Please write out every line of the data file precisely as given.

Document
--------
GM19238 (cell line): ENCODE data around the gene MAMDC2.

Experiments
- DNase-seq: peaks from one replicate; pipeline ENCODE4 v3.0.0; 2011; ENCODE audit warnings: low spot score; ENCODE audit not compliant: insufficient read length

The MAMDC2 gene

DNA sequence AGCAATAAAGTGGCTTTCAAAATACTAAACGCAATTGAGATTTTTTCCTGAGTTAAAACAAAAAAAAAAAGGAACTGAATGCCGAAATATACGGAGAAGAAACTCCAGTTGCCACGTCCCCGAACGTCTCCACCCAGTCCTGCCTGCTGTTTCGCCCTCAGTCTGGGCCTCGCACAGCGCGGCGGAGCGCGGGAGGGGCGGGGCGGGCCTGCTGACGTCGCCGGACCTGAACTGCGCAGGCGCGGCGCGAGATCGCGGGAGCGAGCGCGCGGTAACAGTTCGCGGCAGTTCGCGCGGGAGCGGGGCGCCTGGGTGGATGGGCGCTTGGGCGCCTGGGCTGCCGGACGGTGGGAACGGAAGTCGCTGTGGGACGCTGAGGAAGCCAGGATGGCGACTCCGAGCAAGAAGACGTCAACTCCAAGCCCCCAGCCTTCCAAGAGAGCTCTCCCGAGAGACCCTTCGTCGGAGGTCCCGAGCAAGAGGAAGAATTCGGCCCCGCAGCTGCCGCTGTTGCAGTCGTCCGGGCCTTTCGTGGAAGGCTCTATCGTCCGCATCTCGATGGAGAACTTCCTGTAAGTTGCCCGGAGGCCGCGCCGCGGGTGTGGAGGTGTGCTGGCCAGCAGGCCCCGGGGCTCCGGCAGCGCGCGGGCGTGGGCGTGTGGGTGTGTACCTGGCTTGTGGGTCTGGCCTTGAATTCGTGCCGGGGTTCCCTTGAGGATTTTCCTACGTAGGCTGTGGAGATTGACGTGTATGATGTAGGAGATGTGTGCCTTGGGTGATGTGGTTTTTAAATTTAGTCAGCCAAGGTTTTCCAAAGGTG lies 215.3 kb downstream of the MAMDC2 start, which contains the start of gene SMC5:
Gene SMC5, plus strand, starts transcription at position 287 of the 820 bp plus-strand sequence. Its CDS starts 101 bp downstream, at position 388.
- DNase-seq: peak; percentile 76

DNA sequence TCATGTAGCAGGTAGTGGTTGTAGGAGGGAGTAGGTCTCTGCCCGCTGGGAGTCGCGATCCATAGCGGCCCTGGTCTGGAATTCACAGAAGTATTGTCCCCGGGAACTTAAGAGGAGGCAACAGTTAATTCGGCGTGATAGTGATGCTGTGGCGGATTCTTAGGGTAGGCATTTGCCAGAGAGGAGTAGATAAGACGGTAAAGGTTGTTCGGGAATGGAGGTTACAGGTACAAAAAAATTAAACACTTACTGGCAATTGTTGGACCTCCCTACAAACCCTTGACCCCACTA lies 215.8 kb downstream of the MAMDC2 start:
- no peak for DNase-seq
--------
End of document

GM19238 (cell line): ENCODE data around the gene MAMDC2.

Experiments
- DNase-seq: peaks from one replicate; pipeline ENCODE4 v3.0.0; 2011; ENCODE audit warnings: low spot score; ENCODE audit not compliant: insufficient read length

The MAMDC2 gene

DNA sequence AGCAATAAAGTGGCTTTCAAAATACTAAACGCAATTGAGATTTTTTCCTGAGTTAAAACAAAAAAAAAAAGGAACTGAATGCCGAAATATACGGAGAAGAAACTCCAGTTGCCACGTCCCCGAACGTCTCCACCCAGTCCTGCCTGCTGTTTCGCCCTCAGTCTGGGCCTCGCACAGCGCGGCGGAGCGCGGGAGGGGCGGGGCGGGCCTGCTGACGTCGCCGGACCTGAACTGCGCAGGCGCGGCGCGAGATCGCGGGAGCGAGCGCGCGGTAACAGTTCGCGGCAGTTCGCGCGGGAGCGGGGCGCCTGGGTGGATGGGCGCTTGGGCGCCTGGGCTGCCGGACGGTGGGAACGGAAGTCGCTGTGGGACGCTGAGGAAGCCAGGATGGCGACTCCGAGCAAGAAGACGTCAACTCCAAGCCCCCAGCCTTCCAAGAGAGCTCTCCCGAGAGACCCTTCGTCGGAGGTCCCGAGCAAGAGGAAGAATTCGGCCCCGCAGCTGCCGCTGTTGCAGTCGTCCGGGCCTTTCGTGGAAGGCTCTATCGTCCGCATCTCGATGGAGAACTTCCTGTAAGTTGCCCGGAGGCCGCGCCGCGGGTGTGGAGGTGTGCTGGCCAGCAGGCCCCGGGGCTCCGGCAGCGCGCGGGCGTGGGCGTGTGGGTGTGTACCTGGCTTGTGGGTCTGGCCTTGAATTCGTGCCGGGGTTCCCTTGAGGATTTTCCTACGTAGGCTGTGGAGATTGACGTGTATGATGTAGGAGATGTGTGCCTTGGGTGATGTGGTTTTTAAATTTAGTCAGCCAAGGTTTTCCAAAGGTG lies 215.3 kb downstream of the MAMDC2 start, which contains the start of gene SMC5:
Gene SMC5, plus strand, starts transcription at position 287 of the 820 bp plus-strand sequence. Its CDS starts 101 bp downstream, at position 388.
- DNase-seq: peak; percentile 76

DNA sequence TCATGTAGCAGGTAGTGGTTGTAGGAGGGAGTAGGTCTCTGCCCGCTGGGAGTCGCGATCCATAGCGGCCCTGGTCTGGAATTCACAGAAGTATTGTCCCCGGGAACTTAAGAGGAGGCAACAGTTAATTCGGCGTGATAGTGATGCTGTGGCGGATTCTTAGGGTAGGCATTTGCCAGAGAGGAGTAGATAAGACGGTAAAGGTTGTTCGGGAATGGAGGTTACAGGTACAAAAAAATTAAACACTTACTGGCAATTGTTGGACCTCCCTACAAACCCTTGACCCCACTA lies 215.8 kb downstream of the MAMDC2 start:
- no peak for DNase-seq